Originally Posted by JohnFerrier
But I can't hear amplifier noise without power conditioning. What good does reducing it by 30%, 100%, or 500% do? If you hear noise without power conditioning, your system is not well designed. (Well designed doesn't mean expensive either.)
What you stated is a misconception.
Yes, the noise in your audio systems should be below your listening threshold. In other words, you should not hear speaker hiss at your listening position or hiss in your headphone. But once you play some signal through the system, the noise is added to the signal you hear. Say your signal is a smooth sine wave of 100Hz, and if you add a bit of 5000 Hz noise to it you start to see jagged curves. Even if your ear can not hear the noise by itself, your ear can hear the difference between a smooth 100 Hz sine wave with a jagged one.
Here is a real example. When you make a 24 bit recording and map it down to 16 bit, it is extremely apply dithering (noise shaping) to the last (16th) bit instead of doing simple truncation. Famous dithering algorithms include SBM (Sony), UV22 (Apogee) and K2 (JVC). Can you hear the single-bit signal (0000,0000,0000,0001=-96 dBFS) playing in your CD system? No, unless you turn volume way up. However, when this last bit is a part of the music averaging at -20 dBFS or so, it certainly can make a difference. If noise dithering is not applied to the last bit in CD, the result is harshness, and the loss of detail and spatial information. In fact, with proper noise dithering, you can extend the dynamic range of CD into 18-19 bit (a well known fact to mastering engineers). It is because humans can hear signals below the noise floor, a fact appreciated by LP lovers everyday. Despite the poor measured S/N ratio of LPs, the useful dynamic range is much larger than what S/N suggests, because we can hear signals buried within LP's analog hiss (especially because the noise in LP playback is non-random). In the early days of CD sales, dithering was not as advanced as it is today, and CD sound quality suffered.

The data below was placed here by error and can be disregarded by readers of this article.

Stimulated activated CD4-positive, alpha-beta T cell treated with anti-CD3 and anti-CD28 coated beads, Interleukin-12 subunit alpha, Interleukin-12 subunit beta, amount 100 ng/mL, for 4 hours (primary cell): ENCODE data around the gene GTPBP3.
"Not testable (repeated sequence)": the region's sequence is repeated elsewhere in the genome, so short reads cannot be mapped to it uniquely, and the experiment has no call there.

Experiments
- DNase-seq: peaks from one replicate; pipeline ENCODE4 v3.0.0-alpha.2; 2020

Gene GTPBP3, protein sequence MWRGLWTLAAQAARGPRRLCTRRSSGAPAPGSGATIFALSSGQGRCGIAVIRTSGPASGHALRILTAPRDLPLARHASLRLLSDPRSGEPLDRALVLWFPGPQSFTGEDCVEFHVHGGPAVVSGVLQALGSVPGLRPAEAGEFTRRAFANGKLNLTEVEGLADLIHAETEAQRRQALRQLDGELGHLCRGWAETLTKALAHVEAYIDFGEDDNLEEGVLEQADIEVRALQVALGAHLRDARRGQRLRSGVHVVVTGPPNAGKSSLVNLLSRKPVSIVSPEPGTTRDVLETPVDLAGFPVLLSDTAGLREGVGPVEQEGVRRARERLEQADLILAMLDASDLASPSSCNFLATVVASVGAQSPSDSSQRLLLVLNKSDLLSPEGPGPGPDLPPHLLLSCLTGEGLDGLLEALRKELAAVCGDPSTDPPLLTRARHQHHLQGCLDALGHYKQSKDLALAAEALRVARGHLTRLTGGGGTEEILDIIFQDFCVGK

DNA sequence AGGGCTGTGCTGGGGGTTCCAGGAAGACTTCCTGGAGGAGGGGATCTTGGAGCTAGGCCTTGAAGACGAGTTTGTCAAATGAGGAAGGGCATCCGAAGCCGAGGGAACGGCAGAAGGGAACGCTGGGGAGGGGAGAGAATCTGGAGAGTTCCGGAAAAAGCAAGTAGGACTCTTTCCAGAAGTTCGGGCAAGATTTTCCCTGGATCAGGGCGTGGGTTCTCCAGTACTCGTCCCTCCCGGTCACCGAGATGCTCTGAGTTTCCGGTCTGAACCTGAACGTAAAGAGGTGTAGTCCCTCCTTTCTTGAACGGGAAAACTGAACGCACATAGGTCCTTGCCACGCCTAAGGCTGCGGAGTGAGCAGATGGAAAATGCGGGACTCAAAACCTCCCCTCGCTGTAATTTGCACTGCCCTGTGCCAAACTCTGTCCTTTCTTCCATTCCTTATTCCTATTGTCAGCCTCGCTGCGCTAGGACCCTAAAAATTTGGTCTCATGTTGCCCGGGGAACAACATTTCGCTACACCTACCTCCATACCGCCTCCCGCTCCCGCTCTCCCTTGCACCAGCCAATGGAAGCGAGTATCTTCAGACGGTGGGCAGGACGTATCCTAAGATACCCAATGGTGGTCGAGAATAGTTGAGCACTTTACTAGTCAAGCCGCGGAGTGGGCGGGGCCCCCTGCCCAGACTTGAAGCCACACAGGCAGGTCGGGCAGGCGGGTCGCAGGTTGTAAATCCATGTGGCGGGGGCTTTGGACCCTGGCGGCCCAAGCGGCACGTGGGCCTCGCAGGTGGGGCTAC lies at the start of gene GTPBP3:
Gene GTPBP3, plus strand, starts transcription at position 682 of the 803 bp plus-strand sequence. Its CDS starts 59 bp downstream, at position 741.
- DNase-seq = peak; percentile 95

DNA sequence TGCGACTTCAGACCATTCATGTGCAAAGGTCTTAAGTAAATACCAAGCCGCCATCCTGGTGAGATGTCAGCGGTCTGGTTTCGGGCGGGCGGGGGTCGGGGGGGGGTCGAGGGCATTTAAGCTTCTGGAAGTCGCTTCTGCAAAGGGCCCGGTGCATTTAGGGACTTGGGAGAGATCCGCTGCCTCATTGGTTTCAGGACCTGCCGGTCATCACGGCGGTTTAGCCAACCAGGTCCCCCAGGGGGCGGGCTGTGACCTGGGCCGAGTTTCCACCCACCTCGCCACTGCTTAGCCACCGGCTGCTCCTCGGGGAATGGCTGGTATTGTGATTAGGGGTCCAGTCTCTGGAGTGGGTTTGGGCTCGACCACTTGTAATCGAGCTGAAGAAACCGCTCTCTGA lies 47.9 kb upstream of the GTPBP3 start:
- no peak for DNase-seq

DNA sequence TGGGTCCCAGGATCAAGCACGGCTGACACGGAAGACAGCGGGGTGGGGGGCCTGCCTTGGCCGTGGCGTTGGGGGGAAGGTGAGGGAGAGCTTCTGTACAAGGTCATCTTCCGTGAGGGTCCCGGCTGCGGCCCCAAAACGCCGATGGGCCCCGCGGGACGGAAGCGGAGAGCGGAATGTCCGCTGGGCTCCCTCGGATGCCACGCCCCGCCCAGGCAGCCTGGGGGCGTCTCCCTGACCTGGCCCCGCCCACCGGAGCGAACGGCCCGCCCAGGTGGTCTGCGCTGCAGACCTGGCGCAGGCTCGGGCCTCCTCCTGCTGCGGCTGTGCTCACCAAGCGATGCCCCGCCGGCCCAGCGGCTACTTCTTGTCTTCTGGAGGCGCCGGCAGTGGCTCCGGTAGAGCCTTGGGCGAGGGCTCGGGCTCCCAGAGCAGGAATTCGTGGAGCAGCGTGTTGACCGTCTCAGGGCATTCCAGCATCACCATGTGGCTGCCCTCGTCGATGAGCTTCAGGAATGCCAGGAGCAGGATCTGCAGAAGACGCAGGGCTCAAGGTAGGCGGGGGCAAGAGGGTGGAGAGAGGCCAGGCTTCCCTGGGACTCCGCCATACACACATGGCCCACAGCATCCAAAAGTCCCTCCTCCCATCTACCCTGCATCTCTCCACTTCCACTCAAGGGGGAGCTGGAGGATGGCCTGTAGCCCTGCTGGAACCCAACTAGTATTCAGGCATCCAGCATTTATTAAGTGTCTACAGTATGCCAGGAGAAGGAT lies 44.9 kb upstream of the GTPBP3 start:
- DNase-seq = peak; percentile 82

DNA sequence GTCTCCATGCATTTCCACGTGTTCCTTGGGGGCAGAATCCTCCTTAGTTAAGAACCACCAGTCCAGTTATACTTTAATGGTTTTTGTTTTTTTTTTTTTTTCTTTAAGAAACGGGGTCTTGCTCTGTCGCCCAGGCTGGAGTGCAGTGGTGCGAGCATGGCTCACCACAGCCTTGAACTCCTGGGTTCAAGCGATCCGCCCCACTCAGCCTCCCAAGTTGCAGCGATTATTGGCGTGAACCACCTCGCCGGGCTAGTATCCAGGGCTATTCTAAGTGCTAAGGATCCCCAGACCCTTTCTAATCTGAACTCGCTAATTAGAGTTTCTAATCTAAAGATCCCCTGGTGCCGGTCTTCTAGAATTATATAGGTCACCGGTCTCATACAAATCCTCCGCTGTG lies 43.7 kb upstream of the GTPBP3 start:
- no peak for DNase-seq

You can't hear the digital 1-bit truncation noise being played alone, but it degrades the music you can hear. By the same virtue, even if you can't hear the analog noise of your amplifier without input, it can still audibly degrade your music when there is input.
Do I need to offer a simpler analogy? There are two pieces of white paper, but only one has some faint stain marks. When the room is very dark, you can't see any stain mark and you declare both papers are blank. With better lighting you start to see the difference, and you know which paper is cleaner.